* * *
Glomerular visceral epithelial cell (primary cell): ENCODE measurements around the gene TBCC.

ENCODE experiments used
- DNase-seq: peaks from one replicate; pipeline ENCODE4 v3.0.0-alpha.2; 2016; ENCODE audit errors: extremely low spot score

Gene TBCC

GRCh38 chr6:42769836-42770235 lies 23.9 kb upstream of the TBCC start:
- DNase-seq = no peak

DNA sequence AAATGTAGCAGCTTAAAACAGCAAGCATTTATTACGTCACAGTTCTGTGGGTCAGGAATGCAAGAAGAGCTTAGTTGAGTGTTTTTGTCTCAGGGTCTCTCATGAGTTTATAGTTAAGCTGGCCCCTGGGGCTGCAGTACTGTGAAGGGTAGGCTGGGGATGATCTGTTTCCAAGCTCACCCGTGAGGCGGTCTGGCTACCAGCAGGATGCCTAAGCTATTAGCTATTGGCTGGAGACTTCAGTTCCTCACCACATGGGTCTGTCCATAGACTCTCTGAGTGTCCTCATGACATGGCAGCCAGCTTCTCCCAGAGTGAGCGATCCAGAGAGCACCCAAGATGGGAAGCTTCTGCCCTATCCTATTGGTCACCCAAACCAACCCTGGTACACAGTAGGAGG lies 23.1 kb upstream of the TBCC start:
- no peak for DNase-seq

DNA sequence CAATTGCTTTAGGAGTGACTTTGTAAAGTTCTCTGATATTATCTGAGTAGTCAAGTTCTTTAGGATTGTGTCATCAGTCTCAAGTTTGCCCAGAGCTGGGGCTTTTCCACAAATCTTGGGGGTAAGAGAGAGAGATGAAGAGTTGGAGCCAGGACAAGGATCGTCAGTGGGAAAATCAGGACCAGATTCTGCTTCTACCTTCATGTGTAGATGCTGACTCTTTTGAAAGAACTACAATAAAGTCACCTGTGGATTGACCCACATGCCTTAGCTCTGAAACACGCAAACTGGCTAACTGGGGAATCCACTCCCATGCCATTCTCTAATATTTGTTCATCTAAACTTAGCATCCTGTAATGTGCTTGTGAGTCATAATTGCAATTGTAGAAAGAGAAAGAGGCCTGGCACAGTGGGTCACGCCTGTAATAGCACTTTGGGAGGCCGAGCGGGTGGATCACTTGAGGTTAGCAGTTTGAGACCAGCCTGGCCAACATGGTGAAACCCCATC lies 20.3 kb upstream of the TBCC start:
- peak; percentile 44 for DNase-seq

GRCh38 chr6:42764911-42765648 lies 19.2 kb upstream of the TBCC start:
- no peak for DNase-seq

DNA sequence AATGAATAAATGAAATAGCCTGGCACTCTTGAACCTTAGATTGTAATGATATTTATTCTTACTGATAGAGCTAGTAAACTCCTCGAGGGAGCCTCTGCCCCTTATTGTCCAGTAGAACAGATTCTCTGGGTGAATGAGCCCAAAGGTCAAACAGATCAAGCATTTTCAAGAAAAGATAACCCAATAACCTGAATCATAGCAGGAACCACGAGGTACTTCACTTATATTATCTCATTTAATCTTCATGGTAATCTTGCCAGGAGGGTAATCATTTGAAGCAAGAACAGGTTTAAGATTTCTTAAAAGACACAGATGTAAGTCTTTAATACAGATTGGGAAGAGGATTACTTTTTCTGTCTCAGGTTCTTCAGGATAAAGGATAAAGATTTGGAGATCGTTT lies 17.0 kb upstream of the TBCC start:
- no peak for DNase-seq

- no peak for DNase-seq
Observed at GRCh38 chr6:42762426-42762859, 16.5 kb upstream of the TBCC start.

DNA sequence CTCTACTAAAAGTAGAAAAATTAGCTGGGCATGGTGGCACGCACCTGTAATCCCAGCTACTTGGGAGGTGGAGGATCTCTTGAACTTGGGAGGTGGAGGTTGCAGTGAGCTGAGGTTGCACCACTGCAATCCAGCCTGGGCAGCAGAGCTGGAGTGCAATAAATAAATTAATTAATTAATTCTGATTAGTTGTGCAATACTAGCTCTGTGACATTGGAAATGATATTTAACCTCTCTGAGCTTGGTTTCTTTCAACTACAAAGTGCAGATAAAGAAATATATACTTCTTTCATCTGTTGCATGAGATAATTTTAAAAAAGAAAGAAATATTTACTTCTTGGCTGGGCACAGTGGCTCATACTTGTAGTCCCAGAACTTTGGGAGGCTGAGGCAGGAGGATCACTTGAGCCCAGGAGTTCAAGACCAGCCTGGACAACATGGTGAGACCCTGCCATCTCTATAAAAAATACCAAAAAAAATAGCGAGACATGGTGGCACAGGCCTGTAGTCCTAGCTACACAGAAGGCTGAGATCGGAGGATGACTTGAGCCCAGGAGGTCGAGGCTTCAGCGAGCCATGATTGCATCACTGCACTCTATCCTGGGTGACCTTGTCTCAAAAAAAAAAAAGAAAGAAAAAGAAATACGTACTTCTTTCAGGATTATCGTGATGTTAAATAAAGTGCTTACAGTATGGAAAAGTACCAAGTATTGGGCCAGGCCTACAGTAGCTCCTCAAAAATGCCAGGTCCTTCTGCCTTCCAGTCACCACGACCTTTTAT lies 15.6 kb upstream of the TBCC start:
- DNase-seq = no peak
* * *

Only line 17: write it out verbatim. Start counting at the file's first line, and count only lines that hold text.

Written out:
DNA sequence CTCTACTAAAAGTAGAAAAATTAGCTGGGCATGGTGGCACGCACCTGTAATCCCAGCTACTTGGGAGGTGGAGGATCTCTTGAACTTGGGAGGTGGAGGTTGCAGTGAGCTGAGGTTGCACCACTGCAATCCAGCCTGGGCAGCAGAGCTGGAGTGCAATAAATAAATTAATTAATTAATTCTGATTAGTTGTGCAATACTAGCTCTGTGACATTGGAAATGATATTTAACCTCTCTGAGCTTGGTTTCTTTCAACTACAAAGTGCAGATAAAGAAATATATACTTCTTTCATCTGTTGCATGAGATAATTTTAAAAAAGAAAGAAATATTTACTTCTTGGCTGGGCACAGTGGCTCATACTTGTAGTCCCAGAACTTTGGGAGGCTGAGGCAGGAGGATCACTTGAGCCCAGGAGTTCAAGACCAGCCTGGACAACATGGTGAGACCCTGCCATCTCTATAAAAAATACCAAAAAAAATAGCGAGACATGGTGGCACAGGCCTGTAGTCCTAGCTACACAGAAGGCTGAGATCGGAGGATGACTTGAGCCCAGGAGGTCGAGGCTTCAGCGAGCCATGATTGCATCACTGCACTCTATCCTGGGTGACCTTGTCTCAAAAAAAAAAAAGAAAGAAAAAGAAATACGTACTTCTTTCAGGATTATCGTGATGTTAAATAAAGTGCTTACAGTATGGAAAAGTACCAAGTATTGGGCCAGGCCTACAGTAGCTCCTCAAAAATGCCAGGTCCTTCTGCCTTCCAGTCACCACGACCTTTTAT lies 15.6 kb upstream of the TBCC start: